For 7 years, Atlanta native Elle Duncan has graced the ESPN news desk as one of SportsCenter's anchors. Every evening at 6pm, she gives us the latest stats and hot takes in all facets of sports while showing the world that, yes, women love and know sports, too.
"My whole family loves sports, so I always grew up watching and playing them. I'll admit, I didn't initially know that I wanted to fall into sports journalism, but what I did know was that I just wanted to be myself," shares Duncan. "Broadcasting gave me the perfect avenue to do that. I always looked up to Robin Roberts and Oprah, and so, that's how I narrowed down to broadcasting—specifically sports. I felt like, '[I'm] going to argue with people at the bar for free about these things anyway, so I might as well get paid for it.'"
Like many in journalism, her days can be chaotic. As a wife and mom to two young children, she came to the realization that working in sports isn't your average 9-5, but it's still very fulfilling work for her. The days typically begin at 9am, where she's reading up on the previous day's games and stats that she may have missed. There's a production meeting midday, before she goes into hair and makeup to get ready for her daily 6pm spot. And even after all of that, it's back home to spend time with her family before sitting down to catch any games that evening.
"We have to be a jack of all trades, especially here at ESPN, where we cover a range of sports and topics," shares Duncan. "It's a lot of work; it is. But it's fulfilling work. I have to be very calculated on how I prepare and what I'm focused on, so that I don't get burned out."
Starting out on local and regional stations before reaching her goal of ESPN, Duncan encourages others seeking to break into sports journalism—especially women—to not dismiss themselves from opportunities just because you think you aren't ready.
"My first bit of advice is to quiet that inner voice that says you can't do something. There is such a thing as on the job training. I don't know everything about everything I talk about, but that's why I prepare," explains the celebrated sports journalist. "I make sure my ideas are well-thought-out. No matter the field. Also, stop trying to keep up with the Joneses. Be indispensable in your own way. Figure out what it is you can bring and own that space. For me, I work to fill as many holes and voids as I can. It's why I do secondary things like podcasts like Around the Horn. Find what can sustain you while being uniquely yourself, and focus on producing great work and being a good person."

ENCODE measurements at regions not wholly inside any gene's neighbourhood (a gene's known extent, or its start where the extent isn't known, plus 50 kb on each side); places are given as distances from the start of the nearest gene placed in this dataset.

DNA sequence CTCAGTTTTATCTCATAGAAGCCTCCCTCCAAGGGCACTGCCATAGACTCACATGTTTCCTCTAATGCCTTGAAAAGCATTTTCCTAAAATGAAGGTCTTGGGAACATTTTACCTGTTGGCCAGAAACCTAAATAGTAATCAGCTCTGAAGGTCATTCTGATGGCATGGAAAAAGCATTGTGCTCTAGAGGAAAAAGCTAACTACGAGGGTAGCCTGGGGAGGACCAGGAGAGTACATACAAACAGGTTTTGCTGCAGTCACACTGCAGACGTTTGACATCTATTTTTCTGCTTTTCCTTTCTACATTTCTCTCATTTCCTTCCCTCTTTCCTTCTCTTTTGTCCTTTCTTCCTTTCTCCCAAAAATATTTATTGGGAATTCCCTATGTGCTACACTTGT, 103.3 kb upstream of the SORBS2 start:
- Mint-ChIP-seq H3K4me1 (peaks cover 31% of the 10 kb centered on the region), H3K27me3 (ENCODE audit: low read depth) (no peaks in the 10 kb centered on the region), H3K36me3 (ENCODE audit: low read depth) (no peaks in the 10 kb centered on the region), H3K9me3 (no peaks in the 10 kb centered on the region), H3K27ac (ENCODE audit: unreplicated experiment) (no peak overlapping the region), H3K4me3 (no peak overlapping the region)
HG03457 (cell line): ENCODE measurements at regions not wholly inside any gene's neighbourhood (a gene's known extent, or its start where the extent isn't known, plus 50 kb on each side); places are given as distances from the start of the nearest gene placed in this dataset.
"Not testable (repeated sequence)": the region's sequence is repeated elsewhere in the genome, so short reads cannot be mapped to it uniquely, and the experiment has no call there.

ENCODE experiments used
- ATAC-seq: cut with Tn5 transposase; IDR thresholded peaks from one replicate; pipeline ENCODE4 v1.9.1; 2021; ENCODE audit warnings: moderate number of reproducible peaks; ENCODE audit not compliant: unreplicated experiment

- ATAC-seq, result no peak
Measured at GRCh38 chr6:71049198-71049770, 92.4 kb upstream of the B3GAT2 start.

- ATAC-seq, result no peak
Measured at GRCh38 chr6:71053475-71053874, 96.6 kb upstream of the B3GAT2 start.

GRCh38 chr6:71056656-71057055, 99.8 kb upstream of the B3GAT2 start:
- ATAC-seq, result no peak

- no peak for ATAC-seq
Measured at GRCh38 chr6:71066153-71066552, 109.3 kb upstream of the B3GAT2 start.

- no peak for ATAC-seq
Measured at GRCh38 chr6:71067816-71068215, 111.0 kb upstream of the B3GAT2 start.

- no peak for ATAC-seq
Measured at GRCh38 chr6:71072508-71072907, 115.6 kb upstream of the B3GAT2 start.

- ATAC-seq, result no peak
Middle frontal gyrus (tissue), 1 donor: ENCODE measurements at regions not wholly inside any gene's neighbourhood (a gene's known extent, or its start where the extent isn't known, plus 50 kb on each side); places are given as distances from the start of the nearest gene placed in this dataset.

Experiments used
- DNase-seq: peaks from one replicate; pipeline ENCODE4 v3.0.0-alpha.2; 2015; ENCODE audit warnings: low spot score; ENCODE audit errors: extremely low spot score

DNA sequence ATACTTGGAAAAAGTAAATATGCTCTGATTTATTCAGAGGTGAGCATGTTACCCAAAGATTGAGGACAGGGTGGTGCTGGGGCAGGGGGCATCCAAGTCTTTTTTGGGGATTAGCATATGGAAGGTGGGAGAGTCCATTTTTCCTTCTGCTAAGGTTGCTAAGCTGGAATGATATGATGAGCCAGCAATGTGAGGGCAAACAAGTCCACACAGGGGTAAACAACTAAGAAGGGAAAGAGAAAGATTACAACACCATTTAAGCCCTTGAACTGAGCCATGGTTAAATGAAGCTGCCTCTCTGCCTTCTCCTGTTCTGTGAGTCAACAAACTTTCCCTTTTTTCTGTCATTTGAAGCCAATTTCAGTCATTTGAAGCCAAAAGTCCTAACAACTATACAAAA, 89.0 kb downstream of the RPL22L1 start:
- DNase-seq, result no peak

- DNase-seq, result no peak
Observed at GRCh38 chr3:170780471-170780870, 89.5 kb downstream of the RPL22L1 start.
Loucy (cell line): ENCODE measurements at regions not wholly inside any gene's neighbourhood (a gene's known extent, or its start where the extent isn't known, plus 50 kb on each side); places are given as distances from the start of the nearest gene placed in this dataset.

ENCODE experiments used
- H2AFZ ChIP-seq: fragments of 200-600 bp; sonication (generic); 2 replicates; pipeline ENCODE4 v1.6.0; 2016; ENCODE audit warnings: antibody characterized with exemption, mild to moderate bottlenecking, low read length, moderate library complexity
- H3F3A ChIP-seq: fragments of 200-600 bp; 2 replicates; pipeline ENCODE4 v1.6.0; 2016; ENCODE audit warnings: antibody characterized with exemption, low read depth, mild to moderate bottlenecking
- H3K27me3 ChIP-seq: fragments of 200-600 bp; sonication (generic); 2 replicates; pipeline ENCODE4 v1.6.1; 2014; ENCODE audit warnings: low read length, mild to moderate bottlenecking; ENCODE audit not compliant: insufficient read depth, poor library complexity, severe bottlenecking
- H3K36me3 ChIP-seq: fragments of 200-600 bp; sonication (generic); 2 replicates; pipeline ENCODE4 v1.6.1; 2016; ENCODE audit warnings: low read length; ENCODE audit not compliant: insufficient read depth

She also emphasizes that diverse voices are needed in the sports world and commends ESPN for its push to hire and employ Black women.
"What I would love to see in the future, is not just Black men and women on camera, but more behind the camera. There's not a lot of us in control rooms, directing, producing or even in PR," says Duncan. "The next wave is really cultivating a crop of new talent off-air, so we are represented truly in every single space. That's where the real bosses are."
For true sports fans, the age-old debate of the real G.O.A.T (Greatest Of All Time) of the NBA is a conversation that can ruffle feathers in any room. For Duncan, she says the convo should be put to rest once and for all. After all, when you try to solidify one person as the G.O.A.T, it discredits the contributions of so many others.
"I get really annoyed with this constant debate of trying to pick who's better. Because if you ask my 73-year-old father-in-law who the greatest is, he'll say Kareem. And for his generation, he was. There is nothing wrong with recognizing that we can have more than one legacy," says Duncan. "When we do this whole G.O.A.T thing, it means that we have to pick one person. But the truth is, they all have contributed in such incredible ways. To say Michael Jordan or LeBron means to nullify everything that Kobe did, or Wilt, or Kareem, or Bill Russell or Larry Bird. But, the truth is, we just don't have to choose."